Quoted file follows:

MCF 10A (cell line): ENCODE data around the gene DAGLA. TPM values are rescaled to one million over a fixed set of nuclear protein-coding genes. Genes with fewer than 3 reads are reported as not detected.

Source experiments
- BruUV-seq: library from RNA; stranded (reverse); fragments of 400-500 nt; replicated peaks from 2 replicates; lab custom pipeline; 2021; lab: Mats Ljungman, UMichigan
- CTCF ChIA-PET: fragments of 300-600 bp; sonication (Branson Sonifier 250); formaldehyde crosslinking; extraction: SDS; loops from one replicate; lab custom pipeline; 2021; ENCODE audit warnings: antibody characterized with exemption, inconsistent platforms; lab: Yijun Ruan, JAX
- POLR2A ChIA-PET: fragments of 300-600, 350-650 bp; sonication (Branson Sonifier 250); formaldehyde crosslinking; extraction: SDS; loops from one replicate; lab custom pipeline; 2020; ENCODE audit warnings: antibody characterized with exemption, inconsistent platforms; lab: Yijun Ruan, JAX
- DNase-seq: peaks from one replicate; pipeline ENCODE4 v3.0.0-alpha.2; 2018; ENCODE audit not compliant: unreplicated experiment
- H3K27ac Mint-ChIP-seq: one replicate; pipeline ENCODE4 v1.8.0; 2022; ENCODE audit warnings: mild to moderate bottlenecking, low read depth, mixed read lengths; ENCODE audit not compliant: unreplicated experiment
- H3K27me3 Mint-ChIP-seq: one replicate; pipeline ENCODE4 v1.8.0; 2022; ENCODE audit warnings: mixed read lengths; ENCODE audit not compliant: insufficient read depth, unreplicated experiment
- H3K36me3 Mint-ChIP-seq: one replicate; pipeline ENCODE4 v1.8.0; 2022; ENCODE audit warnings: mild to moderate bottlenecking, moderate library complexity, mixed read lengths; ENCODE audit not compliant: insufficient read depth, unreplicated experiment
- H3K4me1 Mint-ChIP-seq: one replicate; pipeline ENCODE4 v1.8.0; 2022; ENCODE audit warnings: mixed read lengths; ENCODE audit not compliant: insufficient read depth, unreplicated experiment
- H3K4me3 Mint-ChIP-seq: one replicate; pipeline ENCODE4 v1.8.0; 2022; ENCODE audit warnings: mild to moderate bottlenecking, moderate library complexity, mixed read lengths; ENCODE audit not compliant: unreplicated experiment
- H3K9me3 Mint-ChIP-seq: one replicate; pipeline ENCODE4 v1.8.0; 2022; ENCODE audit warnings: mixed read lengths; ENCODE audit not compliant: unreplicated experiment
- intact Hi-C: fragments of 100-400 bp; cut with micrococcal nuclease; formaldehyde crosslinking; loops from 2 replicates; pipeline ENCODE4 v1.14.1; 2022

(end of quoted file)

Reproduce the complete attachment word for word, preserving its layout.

MCF 10A (cell line): ENCODE data around the gene DAGLA. TPM values are rescaled to one million over a fixed set of nuclear protein-coding genes. Genes with fewer than 3 reads are reported as not detected.

Source experiments
- BruUV-seq: library from RNA; stranded (reverse); fragments of 400-500 nt; replicated peaks from 2 replicates; lab custom pipeline; 2021; lab: Mats Ljungman, UMichigan
- CTCF ChIA-PET: fragments of 300-600 bp; sonication (Branson Sonifier 250); formaldehyde crosslinking; extraction: SDS; loops from one replicate; lab custom pipeline; 2021; ENCODE audit warnings: antibody characterized with exemption, inconsistent platforms; lab: Yijun Ruan, JAX
- POLR2A ChIA-PET: fragments of 300-600, 350-650 bp; sonication (Branson Sonifier 250); formaldehyde crosslinking; extraction: SDS; loops from one replicate; lab custom pipeline; 2020; ENCODE audit warnings: antibody characterized with exemption, inconsistent platforms; lab: Yijun Ruan, JAX
- DNase-seq: peaks from one replicate; pipeline ENCODE4 v3.0.0-alpha.2; 2018; ENCODE audit not compliant: unreplicated experiment
- H3K27ac Mint-ChIP-seq: one replicate; pipeline ENCODE4 v1.8.0; 2022; ENCODE audit warnings: mild to moderate bottlenecking, low read depth, mixed read lengths; ENCODE audit not compliant: unreplicated experiment
- H3K27me3 Mint-ChIP-seq: one replicate; pipeline ENCODE4 v1.8.0; 2022; ENCODE audit warnings: mixed read lengths; ENCODE audit not compliant: insufficient read depth, unreplicated experiment
- H3K36me3 Mint-ChIP-seq: one replicate; pipeline ENCODE4 v1.8.0; 2022; ENCODE audit warnings: mild to moderate bottlenecking, moderate library complexity, mixed read lengths; ENCODE audit not compliant: insufficient read depth, unreplicated experiment
- H3K4me1 Mint-ChIP-seq: one replicate; pipeline ENCODE4 v1.8.0; 2022; ENCODE audit warnings: mixed read lengths; ENCODE audit not compliant: insufficient read depth, unreplicated experiment
- H3K4me3 Mint-ChIP-seq: one replicate; pipeline ENCODE4 v1.8.0; 2022; ENCODE audit warnings: mild to moderate bottlenecking, moderate library complexity, mixed read lengths; ENCODE audit not compliant: unreplicated experiment
- H3K9me3 Mint-ChIP-seq: one replicate; pipeline ENCODE4 v1.8.0; 2022; ENCODE audit warnings: mixed read lengths; ENCODE audit not compliant: unreplicated experiment
- intact Hi-C: fragments of 100-400 bp; cut with micrococcal nuclease; formaldehyde crosslinking; loops from 2 replicates; pipeline ENCODE4 v1.14.1; 2022